Web-Enabled Applications for the Hospital Call Center During COVID-19
According to a 2018 benchmark report by Becker’s Hospital Review, U.S. hospitals with 500 or more beds have an average of 6,645 employees. When COVID-19 was declared a pandemic, employees who could do their job remotely were sent home to work – including hospital call center operators.
Web-based tools help call center agents perform the same services from home, as they did at their work location. Operators can view expansive personnel directories see detailed, accurate information about staff members, contact information, preferred contact methods, on-call schedules, referral information, telephone scripts, and virtually any data needed, quickly and all in one place.
Any home computer can become a fully functional, professional operator work station using web-based applications. Managers and system administrators can determine the scope and depth of information that is required to efficiently handle calls, so that patient experience doesn’t change just because an agent is working from their home desktop or laptop. Management can also access real-time reports and historical call management data.
Using the Cloud to Save Money and Improve Communications
The cost of additional personal protective equipment (PPE) and other safety supplies, equipment, COVID-19 tests, and more; coupled with the cancellation of income-generating procedures, have resulted in an increased financial burden for hospitals. However, using the Cloud has proven to be a cost-saving factor for strained hospital budgets.
The National Institute of Standards and Technology (NIST) defines cloud computing as, “...a model for enabling ubiquitous, convenient, on-demand network access to a shared pool of configurable computing resources (e.g., networks, servers, storage, applications, and services) that can be rapidly provisioned and released with minimal management effort or service provider interaction.”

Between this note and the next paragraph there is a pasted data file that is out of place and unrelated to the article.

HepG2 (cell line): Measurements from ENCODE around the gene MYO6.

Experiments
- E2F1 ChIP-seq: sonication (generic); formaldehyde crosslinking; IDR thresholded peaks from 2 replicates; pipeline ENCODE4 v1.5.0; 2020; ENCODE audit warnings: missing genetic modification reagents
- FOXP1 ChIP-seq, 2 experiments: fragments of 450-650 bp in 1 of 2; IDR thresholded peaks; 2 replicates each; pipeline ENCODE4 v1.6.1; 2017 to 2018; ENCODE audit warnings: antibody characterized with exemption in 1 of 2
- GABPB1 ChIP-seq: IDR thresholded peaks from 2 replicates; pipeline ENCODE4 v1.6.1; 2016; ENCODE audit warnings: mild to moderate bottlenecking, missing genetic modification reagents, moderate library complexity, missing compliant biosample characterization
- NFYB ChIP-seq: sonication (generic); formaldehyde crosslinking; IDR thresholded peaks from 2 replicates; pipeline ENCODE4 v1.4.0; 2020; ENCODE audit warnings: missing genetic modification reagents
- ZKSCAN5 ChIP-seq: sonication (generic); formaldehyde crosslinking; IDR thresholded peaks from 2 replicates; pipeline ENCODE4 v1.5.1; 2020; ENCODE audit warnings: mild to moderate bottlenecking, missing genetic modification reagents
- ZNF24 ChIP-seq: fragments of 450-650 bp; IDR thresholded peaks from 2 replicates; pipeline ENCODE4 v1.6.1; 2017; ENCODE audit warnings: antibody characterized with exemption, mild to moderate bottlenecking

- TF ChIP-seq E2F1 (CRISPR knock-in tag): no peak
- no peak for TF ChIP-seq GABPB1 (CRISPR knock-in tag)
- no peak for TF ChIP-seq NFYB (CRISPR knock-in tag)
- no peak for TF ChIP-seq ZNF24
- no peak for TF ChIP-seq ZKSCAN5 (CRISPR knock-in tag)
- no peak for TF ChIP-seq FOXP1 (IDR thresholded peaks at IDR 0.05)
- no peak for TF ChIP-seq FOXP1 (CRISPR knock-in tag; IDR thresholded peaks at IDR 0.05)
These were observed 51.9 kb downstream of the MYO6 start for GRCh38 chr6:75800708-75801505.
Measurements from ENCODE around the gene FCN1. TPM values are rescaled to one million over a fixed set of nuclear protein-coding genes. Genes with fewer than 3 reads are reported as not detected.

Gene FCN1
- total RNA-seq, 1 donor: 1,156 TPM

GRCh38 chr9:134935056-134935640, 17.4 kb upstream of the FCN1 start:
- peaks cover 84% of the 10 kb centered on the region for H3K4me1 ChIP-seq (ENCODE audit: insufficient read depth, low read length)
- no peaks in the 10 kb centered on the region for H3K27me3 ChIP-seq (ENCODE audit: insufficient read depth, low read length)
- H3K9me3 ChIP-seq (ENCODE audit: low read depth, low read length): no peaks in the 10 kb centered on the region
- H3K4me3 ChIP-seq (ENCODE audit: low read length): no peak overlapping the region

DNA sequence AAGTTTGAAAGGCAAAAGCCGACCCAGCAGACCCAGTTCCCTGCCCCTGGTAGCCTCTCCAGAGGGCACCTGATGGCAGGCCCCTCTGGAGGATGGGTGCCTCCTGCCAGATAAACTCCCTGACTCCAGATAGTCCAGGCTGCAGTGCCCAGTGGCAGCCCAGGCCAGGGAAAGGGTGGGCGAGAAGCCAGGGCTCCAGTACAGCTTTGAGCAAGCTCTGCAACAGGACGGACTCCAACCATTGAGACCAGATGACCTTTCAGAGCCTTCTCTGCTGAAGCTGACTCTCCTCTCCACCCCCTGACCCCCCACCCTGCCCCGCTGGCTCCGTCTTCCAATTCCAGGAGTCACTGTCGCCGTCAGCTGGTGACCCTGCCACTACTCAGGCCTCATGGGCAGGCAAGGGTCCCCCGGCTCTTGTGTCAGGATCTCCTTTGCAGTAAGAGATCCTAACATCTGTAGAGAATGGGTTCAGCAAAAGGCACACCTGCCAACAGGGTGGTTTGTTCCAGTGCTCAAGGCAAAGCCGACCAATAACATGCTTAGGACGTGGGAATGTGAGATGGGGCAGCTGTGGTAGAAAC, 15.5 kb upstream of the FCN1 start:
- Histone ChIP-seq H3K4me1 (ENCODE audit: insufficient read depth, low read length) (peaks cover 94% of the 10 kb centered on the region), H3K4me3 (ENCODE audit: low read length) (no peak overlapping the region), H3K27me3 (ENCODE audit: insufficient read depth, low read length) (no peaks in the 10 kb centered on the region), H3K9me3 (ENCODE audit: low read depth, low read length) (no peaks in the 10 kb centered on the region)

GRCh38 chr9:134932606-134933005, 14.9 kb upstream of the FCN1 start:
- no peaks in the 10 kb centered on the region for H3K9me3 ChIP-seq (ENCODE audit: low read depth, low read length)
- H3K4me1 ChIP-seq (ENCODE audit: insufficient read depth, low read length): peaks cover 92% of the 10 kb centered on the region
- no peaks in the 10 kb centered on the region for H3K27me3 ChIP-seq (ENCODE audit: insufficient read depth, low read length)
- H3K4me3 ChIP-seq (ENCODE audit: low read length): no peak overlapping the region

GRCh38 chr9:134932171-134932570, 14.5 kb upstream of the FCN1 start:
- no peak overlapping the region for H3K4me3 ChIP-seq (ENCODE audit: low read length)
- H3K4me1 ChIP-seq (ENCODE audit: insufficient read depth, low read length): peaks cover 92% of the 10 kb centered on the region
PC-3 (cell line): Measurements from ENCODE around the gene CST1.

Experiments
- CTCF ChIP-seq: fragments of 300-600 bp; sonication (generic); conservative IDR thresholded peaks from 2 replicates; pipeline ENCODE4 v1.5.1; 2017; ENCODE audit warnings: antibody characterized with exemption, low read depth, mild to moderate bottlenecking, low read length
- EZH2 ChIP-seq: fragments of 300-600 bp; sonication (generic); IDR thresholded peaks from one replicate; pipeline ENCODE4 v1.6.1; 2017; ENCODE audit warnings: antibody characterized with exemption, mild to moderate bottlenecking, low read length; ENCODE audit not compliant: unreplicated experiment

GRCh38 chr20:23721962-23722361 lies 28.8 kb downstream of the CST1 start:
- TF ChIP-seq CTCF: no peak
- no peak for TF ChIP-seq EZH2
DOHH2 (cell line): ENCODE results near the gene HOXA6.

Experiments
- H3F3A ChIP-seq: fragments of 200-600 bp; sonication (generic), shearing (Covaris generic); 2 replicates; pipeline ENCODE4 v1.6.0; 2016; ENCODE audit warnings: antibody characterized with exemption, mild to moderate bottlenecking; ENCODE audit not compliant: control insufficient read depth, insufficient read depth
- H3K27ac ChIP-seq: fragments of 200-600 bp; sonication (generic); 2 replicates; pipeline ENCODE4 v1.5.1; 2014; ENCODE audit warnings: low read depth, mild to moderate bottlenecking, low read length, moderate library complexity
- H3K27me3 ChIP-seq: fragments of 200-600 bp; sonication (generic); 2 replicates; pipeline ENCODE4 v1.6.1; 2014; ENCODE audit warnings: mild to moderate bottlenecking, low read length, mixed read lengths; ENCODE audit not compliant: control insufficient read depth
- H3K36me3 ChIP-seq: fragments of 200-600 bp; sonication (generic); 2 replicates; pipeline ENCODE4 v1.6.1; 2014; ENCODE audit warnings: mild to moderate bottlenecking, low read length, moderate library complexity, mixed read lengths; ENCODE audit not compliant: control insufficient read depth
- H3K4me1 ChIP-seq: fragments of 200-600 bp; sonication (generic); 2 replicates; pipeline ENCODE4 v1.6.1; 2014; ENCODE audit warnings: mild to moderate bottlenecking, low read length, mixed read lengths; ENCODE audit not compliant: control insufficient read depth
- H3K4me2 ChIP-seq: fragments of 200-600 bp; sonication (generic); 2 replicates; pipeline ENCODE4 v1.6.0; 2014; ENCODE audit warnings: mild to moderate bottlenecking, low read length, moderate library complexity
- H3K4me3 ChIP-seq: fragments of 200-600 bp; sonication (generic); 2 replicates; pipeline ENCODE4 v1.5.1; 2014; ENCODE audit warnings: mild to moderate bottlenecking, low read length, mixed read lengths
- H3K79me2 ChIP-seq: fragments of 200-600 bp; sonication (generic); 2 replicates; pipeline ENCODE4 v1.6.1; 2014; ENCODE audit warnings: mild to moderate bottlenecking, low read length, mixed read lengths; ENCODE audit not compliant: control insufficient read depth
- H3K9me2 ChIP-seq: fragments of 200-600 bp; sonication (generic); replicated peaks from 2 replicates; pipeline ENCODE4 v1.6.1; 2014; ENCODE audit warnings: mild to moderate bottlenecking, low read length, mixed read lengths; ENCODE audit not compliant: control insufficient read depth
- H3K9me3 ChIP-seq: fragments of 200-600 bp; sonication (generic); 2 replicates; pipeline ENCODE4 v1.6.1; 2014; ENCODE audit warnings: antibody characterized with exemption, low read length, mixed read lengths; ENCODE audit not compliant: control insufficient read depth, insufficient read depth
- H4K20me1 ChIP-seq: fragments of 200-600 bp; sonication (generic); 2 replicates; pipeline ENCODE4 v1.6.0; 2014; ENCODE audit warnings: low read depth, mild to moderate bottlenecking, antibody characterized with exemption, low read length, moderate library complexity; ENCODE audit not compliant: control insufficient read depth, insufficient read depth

Cloud technologies are all about separating the physical IT resources from the actual underlying infrastructure. This is virtualization technology at its finest. Instead of using multiple racks of storage hardware to store data, cloud services such as Dropbox and Microsoft’s OneDrive can be used.
Hospital call centers can save money this way by reducing the costs associated with maintaining their servers. Cloud deployment moves the call center platform to a cloud provider such as Amazon or Microsoft, which shifts the responsibility for server management to the cloud provider.
Using web-enabled applications to make data accessible through the Internet or a healthcare organization’s internal network has become crucial during the pandemic. These applications make excellent use of a hospital’s limited funds and enables hospital call center employees to safely work from home and provide excellent service to callers.